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A Hundred Flowers: A Novel
by Gail Tsukiyama
Hardcover : 304 pages
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Editorial ReviewNo editorial review at this time.
The courtyard was still quiet so early in the morning, the neighborhood just waking as Neighbor Lau’s rooster began to crow. The air was already warm, a taste of the heat and humidity that would be unbearable by midday. Seven-year-old Tao knew he had little time to climb the kapok tree before he’d be discovered. He glanced down at the gnarled roots of the tree and felt strangely comforted, a reminder of the crooked ginger roots his ma ma sliced and boiled into strong teas for her headaches, or when his ba ba complained of indigestion. ... view entire excerpt...
Discussion QuestionsWei and Sheng have different philosophies of life as evidenced by their statements on page 17. Wei says to "look for the quiet within the storm" while Shen states to walk "straight into the storm." As the plot unfolds do you feel that these early declarations are true to each man's character?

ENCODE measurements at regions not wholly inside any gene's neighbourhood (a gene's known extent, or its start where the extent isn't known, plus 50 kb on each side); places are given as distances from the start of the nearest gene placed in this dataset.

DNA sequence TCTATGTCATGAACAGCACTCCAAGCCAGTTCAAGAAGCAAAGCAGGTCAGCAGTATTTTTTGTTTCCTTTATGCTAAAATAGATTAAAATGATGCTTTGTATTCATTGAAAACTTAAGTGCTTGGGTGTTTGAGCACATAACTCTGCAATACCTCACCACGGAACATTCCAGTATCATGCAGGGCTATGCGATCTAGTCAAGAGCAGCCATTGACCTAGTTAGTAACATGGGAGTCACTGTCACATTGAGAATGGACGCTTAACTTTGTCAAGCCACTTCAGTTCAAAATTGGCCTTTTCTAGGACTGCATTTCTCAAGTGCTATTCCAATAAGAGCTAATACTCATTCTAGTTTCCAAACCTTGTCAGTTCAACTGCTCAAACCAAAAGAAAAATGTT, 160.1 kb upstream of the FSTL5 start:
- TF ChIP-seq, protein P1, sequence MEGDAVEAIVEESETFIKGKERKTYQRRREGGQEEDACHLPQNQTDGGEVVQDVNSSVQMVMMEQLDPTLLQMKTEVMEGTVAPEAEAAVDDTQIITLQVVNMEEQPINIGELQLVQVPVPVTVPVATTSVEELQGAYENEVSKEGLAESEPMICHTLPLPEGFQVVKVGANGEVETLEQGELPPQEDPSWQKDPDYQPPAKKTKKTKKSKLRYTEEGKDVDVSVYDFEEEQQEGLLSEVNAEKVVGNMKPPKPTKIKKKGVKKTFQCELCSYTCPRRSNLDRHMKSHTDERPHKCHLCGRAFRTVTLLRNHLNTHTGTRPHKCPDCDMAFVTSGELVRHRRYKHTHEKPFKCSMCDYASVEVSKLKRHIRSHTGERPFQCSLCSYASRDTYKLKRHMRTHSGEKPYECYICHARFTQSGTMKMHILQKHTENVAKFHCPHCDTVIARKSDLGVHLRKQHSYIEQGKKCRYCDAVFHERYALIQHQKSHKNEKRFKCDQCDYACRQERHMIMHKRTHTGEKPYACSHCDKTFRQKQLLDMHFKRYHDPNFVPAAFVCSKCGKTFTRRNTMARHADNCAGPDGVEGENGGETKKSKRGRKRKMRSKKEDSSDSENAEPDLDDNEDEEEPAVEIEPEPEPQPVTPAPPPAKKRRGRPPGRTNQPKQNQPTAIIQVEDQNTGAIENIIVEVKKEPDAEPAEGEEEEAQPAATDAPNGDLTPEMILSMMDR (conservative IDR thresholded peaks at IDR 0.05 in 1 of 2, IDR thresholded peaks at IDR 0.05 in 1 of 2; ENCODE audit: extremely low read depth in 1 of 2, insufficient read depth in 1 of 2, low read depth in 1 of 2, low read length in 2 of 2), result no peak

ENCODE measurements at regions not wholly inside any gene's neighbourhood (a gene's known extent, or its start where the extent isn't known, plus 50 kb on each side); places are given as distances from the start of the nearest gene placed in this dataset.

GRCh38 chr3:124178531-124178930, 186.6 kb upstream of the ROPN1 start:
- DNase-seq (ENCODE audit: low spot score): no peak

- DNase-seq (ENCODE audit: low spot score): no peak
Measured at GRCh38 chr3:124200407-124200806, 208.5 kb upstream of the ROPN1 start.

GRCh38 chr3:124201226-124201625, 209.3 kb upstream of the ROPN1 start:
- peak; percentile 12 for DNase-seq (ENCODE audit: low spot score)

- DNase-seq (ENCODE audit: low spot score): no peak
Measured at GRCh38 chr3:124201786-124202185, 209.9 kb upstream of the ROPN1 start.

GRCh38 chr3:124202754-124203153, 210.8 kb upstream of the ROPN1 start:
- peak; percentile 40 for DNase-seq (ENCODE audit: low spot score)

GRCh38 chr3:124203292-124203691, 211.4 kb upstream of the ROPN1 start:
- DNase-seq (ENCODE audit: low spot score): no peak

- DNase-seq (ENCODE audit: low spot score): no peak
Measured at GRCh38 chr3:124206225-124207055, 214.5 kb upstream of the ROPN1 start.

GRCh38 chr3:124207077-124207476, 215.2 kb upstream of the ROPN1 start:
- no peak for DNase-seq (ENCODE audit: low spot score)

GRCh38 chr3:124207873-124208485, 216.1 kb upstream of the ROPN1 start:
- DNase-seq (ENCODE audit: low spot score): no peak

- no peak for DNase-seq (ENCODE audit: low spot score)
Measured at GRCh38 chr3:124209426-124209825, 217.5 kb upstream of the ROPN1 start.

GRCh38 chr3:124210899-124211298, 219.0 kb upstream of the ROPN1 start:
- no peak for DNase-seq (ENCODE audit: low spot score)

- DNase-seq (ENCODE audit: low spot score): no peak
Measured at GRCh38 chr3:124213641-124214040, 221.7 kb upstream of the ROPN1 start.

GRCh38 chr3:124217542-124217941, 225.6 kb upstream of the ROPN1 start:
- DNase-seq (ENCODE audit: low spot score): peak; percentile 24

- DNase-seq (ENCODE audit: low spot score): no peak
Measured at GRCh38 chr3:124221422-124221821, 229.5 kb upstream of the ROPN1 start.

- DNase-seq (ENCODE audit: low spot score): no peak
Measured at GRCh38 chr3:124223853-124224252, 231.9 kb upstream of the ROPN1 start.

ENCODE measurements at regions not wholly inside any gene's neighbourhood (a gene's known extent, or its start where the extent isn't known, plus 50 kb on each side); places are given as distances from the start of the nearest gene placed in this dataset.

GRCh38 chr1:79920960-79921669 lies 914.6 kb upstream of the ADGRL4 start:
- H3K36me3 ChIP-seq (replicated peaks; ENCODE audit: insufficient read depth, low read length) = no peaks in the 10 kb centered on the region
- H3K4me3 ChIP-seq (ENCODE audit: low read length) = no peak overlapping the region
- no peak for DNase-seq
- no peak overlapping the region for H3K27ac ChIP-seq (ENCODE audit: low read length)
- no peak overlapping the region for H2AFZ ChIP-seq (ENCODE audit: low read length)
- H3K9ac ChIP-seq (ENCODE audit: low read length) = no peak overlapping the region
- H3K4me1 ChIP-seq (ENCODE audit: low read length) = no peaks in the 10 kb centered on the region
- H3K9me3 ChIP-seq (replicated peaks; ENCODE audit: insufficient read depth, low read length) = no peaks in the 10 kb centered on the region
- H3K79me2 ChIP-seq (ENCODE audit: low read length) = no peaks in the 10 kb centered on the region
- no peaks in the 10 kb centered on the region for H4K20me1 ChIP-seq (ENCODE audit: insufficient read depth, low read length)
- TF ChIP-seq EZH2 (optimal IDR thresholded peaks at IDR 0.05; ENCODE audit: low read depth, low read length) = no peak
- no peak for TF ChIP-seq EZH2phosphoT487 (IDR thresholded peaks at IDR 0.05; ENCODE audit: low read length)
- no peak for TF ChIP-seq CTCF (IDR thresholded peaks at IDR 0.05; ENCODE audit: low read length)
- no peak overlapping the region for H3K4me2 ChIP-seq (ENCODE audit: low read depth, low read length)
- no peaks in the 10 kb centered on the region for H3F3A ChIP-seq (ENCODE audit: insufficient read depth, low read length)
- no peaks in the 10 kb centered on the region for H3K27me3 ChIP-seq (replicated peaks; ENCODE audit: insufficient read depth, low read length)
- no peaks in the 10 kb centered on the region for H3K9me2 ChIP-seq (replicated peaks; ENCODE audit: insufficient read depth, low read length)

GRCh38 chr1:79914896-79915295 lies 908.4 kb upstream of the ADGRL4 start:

On page 83 Kai Yeng remembers that Sheng told her that worrying about the worst thing that can happen will take the same amount of energy as hoping for the best. Do you agree? What examples of hope do you find in the book? Do you feel that Sheng had hope? Kai Yeng?
Why is the character of Suyin necessary to the plot? What different roles does she play for the other members of the household?
Do you agree with Wei's observation (page 239) that China "could easily have caught up with the rest of the world if she weren't always being dragged backward"?
In the end the Kapok tree heals itself. Do you feel that the relationship between Wei and Sheng was healed? Are they truly "more alike than either of us knew" (page 281)?
The Kapok tree is almost a character itself in this book. Explain its significance to one or more characters. P. 285 ."...the kapok tree had healed itself." How might this also be true for others in the book? Explain.
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